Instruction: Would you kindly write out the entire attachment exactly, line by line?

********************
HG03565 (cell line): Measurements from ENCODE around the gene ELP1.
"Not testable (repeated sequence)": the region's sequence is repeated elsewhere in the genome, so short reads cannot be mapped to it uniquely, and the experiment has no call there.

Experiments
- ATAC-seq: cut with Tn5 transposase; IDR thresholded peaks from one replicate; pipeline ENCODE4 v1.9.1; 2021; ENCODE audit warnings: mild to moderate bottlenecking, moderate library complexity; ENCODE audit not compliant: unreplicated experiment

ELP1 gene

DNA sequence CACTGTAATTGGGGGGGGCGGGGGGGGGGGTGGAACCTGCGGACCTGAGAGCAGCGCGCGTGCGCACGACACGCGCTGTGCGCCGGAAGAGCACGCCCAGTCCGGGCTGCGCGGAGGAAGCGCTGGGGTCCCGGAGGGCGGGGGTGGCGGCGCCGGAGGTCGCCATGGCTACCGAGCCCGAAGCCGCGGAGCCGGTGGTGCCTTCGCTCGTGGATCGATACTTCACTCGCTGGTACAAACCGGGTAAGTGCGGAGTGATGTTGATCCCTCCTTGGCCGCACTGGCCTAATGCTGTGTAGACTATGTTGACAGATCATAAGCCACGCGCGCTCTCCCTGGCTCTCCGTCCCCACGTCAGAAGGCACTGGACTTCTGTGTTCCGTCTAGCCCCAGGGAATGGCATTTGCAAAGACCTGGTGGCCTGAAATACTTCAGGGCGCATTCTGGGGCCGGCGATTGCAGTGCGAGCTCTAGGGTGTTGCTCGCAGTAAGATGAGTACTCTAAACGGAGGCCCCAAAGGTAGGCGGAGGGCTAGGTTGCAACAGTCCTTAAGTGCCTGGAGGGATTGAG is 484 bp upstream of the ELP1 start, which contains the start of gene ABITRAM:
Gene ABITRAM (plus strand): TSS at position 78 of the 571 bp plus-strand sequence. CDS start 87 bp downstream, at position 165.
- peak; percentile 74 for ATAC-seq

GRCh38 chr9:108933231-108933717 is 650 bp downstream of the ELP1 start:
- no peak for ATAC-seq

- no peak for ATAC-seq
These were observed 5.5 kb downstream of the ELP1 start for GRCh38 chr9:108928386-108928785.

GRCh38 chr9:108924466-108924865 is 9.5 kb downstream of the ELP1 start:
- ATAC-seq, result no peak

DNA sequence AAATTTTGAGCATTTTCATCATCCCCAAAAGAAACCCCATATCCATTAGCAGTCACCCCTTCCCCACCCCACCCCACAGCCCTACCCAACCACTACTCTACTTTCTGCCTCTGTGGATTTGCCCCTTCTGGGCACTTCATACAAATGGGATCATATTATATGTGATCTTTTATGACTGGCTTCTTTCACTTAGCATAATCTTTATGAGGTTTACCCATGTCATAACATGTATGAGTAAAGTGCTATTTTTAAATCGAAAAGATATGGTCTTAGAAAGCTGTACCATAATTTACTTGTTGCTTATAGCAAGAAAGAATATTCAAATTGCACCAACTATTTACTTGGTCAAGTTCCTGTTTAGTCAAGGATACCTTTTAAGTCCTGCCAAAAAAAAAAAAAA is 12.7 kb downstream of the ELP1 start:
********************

HG03565 (cell line): Measurements from ENCODE around the gene ELP1.
"Not testable (repeated sequence)": the region's sequence is repeated elsewhere in the genome, so short reads cannot be mapped to it uniquely, and the experiment has no call there.

Experiments
- ATAC-seq: cut with Tn5 transposase; IDR thresholded peaks from one replicate; pipeline ENCODE4 v1.9.1; 2021; ENCODE audit warnings: mild to moderate bottlenecking, moderate library complexity; ENCODE audit not compliant: unreplicated experiment

ELP1 gene

DNA sequence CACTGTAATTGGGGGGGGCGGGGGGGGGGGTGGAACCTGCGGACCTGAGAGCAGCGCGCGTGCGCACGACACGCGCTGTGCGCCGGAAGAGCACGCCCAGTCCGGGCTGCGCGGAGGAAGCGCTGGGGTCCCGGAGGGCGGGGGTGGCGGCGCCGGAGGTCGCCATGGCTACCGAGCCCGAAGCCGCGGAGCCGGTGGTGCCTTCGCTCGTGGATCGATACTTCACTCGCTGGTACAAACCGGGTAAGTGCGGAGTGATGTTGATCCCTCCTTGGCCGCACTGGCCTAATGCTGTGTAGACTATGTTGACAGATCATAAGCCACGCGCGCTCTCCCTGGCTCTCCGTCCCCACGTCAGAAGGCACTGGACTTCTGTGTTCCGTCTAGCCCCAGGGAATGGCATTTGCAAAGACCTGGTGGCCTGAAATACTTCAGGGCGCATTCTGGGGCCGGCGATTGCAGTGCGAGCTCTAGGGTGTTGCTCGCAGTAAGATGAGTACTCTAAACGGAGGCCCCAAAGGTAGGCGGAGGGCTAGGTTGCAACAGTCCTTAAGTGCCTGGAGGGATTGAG is 484 bp upstream of the ELP1 start, which contains the start of gene ABITRAM:
Gene ABITRAM (plus strand): TSS at position 78 of the 571 bp plus-strand sequence. CDS start 87 bp downstream, at position 165.
- peak; percentile 74 for ATAC-seq

GRCh38 chr9:108933231-108933717 is 650 bp downstream of the ELP1 start:
- no peak for ATAC-seq

- no peak for ATAC-seq
These were observed 5.5 kb downstream of the ELP1 start for GRCh38 chr9:108928386-108928785.

GRCh38 chr9:108924466-108924865 is 9.5 kb downstream of the ELP1 start:
- ATAC-seq, result no peak

DNA sequence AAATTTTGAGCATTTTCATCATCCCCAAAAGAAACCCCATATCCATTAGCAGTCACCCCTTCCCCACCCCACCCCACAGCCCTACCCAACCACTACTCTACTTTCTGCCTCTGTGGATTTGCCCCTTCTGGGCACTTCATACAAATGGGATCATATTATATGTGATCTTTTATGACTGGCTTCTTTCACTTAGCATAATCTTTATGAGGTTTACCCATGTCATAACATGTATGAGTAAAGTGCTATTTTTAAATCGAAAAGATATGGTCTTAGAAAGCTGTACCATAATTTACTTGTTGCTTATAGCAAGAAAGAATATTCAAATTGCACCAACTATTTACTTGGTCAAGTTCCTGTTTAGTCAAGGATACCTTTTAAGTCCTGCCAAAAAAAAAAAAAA is 12.7 kb downstream of the ELP1 start: